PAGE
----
1 a practical consequence that follows naturally; "blind jealousy is a frequent corollary of passionate love"
2 (logic) an inference that follows directly from the proof of another proposition
EtymologyFrom Latin corollarium meaning "deduction, consequence", originally "money paid for a garland," hence "gift, gratuity, something extra." From Latin corolla "small garland", diminutive of corona "crown."
- Something given beyond what is actually due; something added or superfluous.
- Something which occurs a fortiori, as
a result of another effort without significant additional effort.
- Finally getting that cracked window fixed was a nice corollary of redoing the whole storefont.
- A proposition
which follows easily from the proof of another proposition.
- We have proven that this set is finite and well ordered. As a corollary, we now know that there is an order-preserving map from it to the natural numbers.
A corollary is a statement which follows readily from a previously proven statement. In mathematics a corollary typically follows a theorem. The use of the term corollary, rather than proposition or theorem, is intrinsically subjective. Proposition A is a corollary of proposition B if A can readily be deduced from B, but the meaning of readily varies depending upon the author and context. The importance of the corollary is often considered secondary to that of the initial theorem; A is unlikely to be termed a corollary if its mathematical consequences are as significant as those of B. Sometimes a corollary has a proof that explains the derivation; sometimes the derivation is considered to be self-evident.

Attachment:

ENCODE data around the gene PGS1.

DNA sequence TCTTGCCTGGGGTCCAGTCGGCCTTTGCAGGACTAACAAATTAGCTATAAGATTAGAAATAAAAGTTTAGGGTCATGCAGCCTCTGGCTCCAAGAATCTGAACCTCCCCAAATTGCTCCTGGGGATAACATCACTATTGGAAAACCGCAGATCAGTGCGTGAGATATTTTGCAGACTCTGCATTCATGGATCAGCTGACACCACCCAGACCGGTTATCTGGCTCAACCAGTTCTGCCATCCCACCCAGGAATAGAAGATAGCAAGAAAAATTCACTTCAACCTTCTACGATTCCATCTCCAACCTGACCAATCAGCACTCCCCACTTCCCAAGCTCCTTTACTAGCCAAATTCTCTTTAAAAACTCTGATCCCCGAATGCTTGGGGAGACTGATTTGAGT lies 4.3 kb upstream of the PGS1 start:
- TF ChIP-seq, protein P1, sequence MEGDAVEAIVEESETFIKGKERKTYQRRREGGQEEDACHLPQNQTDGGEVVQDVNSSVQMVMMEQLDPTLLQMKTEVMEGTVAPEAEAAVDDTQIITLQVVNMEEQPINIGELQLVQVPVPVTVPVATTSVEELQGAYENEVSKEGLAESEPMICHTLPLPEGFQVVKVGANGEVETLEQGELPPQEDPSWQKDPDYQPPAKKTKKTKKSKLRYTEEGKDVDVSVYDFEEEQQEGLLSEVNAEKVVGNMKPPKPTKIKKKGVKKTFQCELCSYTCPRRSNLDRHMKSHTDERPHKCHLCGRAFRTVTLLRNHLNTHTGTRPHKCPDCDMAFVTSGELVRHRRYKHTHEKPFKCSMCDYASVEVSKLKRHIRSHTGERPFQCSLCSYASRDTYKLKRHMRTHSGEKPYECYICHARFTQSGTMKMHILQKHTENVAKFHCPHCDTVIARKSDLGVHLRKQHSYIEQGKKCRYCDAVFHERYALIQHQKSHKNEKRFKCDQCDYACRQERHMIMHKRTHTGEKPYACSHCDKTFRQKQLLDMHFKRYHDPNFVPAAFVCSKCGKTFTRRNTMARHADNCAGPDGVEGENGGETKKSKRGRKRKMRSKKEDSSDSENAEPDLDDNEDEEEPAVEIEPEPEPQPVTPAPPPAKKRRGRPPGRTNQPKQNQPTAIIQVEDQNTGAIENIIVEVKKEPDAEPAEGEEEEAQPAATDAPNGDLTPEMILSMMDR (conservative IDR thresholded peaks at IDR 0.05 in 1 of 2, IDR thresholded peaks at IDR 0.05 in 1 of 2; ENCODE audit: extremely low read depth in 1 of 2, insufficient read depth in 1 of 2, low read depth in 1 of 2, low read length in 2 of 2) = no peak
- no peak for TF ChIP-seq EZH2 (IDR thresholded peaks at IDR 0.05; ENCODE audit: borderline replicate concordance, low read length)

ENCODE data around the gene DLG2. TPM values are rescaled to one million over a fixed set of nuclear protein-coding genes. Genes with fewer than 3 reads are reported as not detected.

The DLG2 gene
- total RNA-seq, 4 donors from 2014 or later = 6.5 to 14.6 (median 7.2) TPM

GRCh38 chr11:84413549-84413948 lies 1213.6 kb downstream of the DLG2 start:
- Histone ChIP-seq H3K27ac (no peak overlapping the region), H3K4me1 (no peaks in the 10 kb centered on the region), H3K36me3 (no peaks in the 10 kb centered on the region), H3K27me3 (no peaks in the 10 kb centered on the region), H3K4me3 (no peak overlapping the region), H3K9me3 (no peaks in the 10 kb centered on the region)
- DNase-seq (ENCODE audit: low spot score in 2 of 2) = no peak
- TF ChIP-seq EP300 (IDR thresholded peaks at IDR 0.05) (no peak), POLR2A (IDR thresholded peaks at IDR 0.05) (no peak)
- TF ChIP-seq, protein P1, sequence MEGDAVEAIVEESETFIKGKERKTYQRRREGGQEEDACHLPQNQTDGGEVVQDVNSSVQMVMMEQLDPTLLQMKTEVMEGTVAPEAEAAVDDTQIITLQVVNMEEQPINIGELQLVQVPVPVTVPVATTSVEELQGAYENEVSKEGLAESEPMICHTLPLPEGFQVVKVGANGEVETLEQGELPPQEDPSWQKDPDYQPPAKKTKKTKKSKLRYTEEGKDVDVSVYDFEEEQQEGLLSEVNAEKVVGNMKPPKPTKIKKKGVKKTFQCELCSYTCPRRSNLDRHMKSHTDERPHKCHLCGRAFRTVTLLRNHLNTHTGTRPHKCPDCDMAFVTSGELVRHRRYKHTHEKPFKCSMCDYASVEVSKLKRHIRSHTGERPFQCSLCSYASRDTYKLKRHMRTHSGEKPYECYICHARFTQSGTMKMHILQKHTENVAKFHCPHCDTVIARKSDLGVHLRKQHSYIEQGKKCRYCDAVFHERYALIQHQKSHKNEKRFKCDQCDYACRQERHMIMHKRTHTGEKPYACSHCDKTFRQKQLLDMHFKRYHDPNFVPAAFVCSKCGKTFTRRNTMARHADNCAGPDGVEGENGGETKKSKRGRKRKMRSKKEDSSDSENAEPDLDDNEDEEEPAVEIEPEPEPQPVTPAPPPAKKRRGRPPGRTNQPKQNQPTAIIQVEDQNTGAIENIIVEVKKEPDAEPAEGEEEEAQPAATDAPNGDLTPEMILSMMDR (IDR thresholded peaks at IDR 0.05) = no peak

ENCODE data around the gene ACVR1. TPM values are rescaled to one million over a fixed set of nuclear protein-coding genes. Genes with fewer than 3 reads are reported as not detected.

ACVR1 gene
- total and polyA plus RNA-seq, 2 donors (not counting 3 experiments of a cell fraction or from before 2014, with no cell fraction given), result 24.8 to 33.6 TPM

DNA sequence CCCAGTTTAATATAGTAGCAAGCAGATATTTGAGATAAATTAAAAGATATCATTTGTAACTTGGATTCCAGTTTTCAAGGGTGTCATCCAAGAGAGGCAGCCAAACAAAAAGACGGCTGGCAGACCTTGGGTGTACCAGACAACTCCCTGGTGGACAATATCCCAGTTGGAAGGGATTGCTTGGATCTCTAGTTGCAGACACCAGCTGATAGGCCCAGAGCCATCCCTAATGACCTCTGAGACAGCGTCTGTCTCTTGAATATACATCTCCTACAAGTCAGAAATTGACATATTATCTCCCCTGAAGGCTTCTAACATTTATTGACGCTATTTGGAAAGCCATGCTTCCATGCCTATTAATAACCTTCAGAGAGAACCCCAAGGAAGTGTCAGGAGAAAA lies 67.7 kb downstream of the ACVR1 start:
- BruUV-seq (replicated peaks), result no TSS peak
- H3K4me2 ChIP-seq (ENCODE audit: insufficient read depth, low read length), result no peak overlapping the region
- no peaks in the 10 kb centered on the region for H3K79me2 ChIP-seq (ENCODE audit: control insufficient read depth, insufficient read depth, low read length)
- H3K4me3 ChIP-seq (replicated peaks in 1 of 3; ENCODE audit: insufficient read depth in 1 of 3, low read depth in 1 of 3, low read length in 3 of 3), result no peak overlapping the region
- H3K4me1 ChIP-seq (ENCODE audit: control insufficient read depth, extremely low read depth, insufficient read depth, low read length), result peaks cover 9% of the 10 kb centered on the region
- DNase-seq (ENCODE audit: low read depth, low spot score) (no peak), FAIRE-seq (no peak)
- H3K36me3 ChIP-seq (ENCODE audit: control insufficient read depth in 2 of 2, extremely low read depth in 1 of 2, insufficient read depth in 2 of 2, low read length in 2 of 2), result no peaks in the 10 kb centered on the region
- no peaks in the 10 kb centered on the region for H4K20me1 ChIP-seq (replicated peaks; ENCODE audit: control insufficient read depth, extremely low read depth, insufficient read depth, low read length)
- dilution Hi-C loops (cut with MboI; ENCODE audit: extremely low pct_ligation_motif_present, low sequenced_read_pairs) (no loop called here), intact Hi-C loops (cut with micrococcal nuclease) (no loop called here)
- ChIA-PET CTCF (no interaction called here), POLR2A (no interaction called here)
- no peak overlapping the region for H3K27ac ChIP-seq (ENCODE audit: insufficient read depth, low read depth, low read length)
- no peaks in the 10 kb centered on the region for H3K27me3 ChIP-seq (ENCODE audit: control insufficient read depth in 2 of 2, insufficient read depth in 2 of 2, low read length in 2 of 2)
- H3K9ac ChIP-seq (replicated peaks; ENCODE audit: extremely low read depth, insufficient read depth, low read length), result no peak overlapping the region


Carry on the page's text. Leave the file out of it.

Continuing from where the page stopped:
corollary in Arabic: البديهيه
corollary in German: Korollar
corollary in Japanese: 結果
corollary in Italian: corollario
corollary in French: corollaire
corollary in Portuguese: Corolário
corollary in Russian: Следствие
corollary in Serbian: Короларије
corollary in Swedish: Följdsats
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